In just over a month, the COVID-19 pandemic has impacted our community and our economy in profound ways. Higher education was no exception. Joining some 4,000 higher education institutions, the CSUSB Palm Desert Campus started its spring quarter virtually, delivering classes and instruction to its 1,600 students online and remotely.
Even though our students are in class and our faculty and staff are doing well, I would be remiss to not acknowledge the strangeness of the situation. Our students are impacted. Some feel the home environment distracts their attention to study. Many students lost their jobs. Some of their parents or family supporters became unemployed. Once the stress is built up among our students, their learning will be affected.
Our programs are affected as well, especially those requiring a practicum or job shadowing. For example, the governor’s stay-at-home order and social distancing make it very hard for nursing students to fulfill their practicum hours in the hospital setting. When the public schools are closed, it is impossible for credential candidates to do their student teaching.
Other issues related to the campus shutdown include uncertainty of future enrollment, revenue loss due to refunds and the halting of revenue-based campus events. In addition, a not-so-bright state budget for the CSU in Academic Year 2020-2021 adds a layer of uncertainty to our overall budget next year.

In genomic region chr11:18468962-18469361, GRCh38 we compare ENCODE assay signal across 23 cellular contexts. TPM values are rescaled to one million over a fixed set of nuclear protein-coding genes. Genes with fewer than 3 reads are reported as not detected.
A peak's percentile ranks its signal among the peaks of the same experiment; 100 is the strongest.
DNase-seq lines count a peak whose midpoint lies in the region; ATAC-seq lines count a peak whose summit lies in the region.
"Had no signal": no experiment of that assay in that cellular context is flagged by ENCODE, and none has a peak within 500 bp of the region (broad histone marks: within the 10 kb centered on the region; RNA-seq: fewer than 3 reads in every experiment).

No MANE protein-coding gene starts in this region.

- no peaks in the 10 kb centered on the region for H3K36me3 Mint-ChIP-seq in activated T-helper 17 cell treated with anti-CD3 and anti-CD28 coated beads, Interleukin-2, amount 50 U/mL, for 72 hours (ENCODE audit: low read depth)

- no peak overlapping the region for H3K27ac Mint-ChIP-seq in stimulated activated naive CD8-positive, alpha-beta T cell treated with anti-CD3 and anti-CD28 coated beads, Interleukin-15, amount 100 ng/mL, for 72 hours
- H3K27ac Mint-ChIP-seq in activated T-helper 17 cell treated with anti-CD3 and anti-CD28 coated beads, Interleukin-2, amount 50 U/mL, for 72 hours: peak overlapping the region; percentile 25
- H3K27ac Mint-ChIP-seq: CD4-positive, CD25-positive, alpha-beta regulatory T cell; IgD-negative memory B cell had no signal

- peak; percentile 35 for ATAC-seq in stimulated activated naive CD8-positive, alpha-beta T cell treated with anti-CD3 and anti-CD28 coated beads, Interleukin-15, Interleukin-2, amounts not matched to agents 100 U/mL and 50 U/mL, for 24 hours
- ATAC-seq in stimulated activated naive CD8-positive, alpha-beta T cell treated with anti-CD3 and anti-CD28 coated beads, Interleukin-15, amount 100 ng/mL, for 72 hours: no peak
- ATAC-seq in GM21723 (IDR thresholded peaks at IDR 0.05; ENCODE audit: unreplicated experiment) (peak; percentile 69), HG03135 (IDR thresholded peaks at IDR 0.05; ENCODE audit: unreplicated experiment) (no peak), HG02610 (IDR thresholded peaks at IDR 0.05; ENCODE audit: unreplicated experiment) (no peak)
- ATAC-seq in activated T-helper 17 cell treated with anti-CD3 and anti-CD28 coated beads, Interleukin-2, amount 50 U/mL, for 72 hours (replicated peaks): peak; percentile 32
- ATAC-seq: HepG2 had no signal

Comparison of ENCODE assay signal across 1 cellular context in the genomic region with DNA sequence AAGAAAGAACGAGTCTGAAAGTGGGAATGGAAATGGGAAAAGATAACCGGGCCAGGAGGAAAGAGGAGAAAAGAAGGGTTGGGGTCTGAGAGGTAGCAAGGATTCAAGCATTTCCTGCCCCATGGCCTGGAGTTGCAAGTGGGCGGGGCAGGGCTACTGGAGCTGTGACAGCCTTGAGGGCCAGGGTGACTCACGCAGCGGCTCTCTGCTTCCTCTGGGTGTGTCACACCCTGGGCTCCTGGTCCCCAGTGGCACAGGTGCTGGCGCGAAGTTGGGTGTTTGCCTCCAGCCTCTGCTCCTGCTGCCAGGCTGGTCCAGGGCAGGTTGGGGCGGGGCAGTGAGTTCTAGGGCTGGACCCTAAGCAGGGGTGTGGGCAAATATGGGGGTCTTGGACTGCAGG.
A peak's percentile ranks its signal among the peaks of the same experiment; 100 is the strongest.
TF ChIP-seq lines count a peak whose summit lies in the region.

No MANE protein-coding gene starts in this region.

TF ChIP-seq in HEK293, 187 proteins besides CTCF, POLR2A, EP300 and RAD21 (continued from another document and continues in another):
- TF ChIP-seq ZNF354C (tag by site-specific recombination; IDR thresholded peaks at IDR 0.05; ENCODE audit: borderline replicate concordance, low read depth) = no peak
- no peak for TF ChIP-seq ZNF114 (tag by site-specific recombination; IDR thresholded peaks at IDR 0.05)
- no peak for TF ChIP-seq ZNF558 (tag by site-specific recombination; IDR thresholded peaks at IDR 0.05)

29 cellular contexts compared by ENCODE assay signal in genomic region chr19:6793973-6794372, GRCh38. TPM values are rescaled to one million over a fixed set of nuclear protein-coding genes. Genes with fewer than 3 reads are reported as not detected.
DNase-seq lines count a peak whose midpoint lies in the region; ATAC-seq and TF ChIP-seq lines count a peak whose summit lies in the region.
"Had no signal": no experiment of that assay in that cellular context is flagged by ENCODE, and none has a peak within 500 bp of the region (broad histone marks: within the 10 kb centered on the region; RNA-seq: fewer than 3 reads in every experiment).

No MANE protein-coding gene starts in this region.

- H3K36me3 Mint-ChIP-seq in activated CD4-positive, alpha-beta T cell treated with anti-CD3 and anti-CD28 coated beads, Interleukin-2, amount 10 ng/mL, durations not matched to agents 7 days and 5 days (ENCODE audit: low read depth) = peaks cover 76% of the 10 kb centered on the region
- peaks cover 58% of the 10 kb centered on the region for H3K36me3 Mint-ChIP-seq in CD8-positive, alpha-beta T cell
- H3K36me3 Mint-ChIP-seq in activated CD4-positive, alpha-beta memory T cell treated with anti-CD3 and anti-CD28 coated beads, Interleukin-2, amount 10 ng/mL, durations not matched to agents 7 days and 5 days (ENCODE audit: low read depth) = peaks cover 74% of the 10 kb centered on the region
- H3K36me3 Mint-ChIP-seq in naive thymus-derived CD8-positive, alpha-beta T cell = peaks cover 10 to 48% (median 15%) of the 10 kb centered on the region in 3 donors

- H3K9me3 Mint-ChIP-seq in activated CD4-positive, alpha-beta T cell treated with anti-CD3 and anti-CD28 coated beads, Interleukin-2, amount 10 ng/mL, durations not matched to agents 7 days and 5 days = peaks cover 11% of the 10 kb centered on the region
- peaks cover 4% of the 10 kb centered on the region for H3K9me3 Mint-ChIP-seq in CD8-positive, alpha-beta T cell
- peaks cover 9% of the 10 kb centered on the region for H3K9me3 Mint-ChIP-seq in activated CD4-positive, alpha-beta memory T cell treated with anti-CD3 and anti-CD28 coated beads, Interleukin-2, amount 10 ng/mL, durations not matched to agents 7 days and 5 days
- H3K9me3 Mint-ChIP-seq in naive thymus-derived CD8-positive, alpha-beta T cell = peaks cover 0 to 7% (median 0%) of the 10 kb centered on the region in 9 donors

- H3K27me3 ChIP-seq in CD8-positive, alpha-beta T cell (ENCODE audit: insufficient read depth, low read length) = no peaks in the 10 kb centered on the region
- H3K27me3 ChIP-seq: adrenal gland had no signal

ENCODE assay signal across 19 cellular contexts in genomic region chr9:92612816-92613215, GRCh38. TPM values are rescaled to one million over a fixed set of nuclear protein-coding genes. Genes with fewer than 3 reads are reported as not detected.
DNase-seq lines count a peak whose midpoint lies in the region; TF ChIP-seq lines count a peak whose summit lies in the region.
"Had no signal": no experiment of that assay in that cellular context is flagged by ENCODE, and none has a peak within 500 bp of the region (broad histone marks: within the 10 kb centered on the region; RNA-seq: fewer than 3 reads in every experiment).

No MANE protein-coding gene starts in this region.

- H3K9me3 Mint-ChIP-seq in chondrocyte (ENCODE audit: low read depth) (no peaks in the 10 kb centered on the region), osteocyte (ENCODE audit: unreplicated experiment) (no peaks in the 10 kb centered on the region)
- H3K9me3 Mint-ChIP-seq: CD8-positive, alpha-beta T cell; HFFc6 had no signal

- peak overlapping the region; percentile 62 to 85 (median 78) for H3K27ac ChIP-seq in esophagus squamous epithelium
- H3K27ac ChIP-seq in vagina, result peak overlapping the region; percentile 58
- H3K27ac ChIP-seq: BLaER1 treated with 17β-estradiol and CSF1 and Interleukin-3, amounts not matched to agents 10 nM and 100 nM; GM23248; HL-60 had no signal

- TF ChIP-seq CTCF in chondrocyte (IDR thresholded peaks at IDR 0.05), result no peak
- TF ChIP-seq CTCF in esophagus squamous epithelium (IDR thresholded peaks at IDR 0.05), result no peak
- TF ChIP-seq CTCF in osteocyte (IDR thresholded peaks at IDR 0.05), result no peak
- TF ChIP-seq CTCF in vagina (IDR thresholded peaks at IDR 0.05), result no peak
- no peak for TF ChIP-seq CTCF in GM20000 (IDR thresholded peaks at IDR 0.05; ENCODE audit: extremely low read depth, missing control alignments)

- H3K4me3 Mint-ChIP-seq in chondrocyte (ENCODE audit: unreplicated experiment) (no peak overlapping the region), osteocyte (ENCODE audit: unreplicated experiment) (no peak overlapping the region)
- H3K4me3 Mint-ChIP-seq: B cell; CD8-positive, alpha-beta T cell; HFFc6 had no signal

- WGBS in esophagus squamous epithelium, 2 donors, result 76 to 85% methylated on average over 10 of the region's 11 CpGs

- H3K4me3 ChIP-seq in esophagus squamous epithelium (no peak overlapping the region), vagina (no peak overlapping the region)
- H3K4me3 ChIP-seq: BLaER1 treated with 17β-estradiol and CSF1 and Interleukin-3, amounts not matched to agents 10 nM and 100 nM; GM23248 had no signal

In this difficult time, silver linings still exist. I recently met with our Associated Students, Inc. (ASI) student leaders and they informed me that they are trying different ways to engage virtually with fellow students. Through “Bridging the Gap” funding provided by our local Auen Foundation, we were able to approve $12,000 to support eleven students with their emergency needs in the last three weeks. Our Student Engagement Office and Rancho Mirage Student Center staff have scheduled regular student engagement activities to reach out to students remotely. Finally, the iHub furniture installation is complete, marking the last stage to get ready for a grand opening when we are ready to return to campus.
More significantly, this change prompts us to rethink higher education, its delivering model, the value of online teaching and learning and the ROI on higher education. After years of debate and doubt about online learning, the current delivery modality we are forced to adapt to could prove to be a productive alternative to traditional teaching and a value to both education and students.
The Palm Desert Campus will continue to be a vital resource in the Coachella Valley as we provide our students with access to quality higher education at an affordable cost.
My best wishes for your health and safety!